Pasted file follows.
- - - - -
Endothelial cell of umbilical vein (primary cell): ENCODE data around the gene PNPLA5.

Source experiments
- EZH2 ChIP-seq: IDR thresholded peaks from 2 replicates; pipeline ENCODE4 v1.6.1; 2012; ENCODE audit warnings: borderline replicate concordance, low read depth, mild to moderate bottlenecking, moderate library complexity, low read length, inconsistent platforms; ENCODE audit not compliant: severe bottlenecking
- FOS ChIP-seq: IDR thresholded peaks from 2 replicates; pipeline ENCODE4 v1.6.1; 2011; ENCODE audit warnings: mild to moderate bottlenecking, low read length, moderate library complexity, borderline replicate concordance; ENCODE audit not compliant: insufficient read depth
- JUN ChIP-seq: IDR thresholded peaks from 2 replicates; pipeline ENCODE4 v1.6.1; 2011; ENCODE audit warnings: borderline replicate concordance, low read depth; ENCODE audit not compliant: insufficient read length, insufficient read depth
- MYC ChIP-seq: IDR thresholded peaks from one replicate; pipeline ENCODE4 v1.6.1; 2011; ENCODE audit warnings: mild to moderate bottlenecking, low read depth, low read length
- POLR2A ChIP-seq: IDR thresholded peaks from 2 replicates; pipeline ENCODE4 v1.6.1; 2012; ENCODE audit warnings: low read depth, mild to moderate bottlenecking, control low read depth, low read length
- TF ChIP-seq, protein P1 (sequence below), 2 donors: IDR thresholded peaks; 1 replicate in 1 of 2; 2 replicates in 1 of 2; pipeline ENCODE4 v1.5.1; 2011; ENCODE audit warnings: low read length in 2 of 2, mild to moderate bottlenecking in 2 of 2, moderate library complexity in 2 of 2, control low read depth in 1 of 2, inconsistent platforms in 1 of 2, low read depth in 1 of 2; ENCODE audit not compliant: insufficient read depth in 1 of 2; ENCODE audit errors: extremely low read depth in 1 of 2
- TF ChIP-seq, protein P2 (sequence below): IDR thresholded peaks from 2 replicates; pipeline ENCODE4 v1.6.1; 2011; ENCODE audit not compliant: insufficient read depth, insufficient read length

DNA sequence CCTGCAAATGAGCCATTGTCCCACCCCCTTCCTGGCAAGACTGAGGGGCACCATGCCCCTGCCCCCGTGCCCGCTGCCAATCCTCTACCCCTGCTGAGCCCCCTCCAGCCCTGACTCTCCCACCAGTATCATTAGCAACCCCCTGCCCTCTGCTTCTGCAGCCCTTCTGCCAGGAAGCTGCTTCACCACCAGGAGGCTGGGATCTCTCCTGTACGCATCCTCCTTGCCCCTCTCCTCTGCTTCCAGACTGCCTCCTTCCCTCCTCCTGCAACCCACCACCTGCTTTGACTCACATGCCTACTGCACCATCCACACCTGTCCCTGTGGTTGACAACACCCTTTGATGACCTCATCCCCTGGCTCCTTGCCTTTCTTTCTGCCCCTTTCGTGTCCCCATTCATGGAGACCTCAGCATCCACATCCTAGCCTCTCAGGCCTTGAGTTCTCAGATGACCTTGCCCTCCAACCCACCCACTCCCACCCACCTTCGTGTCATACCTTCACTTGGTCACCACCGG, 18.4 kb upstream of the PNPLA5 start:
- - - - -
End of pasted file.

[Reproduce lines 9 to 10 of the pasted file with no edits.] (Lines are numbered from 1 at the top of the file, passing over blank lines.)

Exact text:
- TF ChIP-seq, protein P2 (sequence below): IDR thresholded peaks from 2 replicates; pipeline ENCODE4 v1.6.1; 2011; ENCODE audit not compliant: insufficient read depth, insufficient read length

DNA sequence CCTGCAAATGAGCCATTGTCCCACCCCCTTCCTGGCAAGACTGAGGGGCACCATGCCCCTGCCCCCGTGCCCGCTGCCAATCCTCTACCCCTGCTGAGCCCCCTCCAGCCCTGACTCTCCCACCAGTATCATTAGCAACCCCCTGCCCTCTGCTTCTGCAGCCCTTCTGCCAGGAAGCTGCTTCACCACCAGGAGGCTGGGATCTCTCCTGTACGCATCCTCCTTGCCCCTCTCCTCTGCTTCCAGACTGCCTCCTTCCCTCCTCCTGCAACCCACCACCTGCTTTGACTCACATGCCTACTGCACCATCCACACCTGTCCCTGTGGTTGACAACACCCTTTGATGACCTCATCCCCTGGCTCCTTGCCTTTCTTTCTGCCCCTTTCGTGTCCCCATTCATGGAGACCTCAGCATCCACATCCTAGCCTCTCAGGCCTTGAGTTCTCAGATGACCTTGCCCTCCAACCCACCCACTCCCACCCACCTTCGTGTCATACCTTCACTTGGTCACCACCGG, 18.4 kb upstream of the PNPLA5 start: